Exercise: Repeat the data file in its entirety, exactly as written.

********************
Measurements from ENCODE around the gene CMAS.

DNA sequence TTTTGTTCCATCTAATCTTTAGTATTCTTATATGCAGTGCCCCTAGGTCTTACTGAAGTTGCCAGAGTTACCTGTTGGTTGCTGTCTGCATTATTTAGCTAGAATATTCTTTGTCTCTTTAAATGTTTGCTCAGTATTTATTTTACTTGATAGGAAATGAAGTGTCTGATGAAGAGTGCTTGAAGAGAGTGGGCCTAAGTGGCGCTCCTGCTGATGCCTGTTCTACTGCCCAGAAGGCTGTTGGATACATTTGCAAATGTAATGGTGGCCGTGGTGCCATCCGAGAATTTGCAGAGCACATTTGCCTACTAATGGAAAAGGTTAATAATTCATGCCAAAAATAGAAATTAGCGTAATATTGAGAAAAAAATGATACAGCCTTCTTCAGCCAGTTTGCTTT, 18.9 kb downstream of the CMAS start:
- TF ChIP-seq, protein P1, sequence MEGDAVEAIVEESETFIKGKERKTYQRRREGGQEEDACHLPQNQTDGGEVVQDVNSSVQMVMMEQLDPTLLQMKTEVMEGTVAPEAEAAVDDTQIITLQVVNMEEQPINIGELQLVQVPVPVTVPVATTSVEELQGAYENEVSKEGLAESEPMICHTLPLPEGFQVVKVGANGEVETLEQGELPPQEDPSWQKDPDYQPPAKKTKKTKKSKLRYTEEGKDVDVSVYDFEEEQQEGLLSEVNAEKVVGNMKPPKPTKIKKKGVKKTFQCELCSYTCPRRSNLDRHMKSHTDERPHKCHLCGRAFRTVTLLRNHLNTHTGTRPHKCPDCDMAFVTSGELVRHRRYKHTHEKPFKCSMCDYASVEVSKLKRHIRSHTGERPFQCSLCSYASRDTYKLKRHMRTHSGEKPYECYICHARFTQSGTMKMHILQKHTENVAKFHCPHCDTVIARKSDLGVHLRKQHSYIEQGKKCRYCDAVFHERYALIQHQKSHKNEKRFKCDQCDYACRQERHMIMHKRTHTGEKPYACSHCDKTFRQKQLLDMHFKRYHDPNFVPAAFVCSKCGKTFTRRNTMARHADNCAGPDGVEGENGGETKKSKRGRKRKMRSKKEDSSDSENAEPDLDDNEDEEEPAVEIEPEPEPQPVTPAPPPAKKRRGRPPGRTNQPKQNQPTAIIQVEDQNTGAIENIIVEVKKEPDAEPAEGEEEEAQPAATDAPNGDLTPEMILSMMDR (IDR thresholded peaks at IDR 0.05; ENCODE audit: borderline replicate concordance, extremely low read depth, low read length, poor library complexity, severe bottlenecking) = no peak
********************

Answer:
Measurements from ENCODE around the gene CMAS.

DNA sequence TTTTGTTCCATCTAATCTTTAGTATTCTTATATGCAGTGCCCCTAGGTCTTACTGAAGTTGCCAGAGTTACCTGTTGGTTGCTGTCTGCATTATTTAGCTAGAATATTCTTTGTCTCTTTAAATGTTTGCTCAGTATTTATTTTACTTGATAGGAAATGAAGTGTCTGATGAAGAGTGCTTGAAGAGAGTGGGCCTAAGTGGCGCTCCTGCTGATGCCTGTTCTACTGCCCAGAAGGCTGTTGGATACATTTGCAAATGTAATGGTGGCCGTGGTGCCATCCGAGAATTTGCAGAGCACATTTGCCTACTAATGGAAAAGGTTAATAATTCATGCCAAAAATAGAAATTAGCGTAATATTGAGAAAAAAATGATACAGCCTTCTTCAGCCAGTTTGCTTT, 18.9 kb downstream of the CMAS start:
- TF ChIP-seq, protein P1, sequence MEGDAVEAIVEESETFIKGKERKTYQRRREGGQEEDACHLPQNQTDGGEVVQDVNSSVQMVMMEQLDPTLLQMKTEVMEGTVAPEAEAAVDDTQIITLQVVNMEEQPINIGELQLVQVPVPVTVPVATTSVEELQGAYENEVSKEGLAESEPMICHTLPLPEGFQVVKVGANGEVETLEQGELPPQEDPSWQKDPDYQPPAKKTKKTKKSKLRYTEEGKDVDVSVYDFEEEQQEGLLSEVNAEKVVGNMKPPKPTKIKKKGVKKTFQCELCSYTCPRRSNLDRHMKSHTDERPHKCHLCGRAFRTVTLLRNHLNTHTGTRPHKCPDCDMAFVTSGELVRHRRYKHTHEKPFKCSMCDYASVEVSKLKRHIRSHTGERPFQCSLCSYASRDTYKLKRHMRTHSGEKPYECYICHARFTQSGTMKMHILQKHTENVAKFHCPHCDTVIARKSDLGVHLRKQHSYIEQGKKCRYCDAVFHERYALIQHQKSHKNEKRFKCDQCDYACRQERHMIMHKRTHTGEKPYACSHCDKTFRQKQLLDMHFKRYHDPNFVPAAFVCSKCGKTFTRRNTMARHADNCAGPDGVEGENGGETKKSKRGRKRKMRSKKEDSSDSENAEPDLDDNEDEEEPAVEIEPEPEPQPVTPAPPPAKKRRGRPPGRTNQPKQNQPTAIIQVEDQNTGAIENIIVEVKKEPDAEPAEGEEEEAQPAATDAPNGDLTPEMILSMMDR (IDR thresholded peaks at IDR 0.05; ENCODE audit: borderline replicate concordance, extremely low read depth, low read length, poor library complexity, severe bottlenecking) = no peak